What better way is there to enjoy the west side than to go to the westernmost tip of Oʻahu? Kaʻena Point is a beautiful wildlife reserve located at the very end of Farrington Highway. It’s a short hike with entrances from both Waiʻanae and North Shore, but the Waiʻanae entrance is considered the authentic route to take. Along the way you’ll encounter the endangered albotross seabird and possibly one or two monk seals. If you’re lucky, you’ll also spot a whale of the coast. Since most of the wildlife at Kaʻena Point are endangered species, please be respectful and careful when walking.

Relax on the beaches in Waiʻanae

It’s hard to go wrong with any of the beaches along Farrington Highway. Every beach you’ll encounter is good for either swimming, snorkeling, surfing, or fishing. There’s a beach with some tidepools at the entrance to Kaʻena Point, which is very convenient. All you need to do is drive along Farrington Highway until you find a beach that fits your preference. The entire west side of the island boasts a beautiful blue and unpolluted ocean. Just remember to take any valuables with you because car break-ins are common at certain beaches.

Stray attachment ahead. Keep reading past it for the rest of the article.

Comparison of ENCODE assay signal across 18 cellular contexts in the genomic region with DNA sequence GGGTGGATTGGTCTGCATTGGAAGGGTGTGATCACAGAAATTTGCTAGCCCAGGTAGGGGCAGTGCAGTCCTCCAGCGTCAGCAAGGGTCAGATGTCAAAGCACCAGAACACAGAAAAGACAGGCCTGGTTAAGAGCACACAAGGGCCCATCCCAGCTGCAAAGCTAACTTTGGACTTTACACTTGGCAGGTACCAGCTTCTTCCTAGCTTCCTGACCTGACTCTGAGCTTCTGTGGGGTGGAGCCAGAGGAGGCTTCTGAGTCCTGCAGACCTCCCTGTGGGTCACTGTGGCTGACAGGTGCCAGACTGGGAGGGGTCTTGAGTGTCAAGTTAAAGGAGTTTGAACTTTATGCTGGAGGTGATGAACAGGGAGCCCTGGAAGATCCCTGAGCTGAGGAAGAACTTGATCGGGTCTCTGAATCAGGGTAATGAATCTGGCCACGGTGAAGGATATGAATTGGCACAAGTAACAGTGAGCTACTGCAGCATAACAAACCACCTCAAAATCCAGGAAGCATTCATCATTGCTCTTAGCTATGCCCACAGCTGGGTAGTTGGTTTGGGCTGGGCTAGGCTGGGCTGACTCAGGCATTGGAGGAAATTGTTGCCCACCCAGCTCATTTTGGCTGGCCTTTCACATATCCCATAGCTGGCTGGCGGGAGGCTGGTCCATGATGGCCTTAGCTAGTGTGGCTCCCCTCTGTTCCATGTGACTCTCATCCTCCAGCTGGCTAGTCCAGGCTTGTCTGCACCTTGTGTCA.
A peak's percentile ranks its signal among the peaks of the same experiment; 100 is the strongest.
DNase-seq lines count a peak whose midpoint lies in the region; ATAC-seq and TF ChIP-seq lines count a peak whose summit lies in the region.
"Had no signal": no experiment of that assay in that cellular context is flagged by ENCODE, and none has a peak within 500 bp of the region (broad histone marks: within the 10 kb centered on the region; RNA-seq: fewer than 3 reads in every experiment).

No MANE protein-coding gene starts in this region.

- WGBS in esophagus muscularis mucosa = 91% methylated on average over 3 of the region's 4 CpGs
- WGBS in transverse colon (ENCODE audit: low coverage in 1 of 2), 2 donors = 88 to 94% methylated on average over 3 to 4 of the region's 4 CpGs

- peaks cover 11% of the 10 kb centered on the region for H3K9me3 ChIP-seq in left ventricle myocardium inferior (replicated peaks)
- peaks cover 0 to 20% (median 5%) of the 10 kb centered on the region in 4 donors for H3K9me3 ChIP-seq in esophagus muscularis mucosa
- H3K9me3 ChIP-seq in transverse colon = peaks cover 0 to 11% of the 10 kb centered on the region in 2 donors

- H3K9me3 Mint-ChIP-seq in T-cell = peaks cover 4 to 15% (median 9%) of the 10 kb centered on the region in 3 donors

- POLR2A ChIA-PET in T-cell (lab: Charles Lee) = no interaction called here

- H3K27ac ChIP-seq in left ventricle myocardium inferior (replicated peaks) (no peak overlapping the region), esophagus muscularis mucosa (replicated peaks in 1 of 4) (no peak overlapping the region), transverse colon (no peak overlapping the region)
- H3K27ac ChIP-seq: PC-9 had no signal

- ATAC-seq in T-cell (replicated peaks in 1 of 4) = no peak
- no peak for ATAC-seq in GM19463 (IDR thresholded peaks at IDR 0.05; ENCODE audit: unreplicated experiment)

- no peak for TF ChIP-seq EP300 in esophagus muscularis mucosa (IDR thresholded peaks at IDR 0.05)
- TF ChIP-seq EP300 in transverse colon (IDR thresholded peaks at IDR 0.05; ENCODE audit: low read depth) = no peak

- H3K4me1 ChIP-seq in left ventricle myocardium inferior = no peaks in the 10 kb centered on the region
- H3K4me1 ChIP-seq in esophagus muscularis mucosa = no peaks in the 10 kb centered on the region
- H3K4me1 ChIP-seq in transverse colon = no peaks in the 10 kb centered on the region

And, of course, you can’t leave Waiʻanae without that yellow sauce

That classic west side yellow sauce that everyone on the west side grew up with. (Photo by Gavin Arucan)

That signature yellow sauce from that the west side is obsessed with, from what I can tell, originated from Tasty Freeze in Waiʻanae. The location is now Faith’s Place (85-859 Farrington Hwy.), but you can still get that special sauce on your hamburgers and fries. Apparently the sauce is served at the majority of drive-ins on the west side. The recipe for this sauce is a bit of a secret. Some say it’s mustard and mayonnaise, some says it’s honey mustard with mayo, and some say it’s just honey mustard. I’ve made each of these combinations but none of them live up to the glory that is the west side yellow sauce.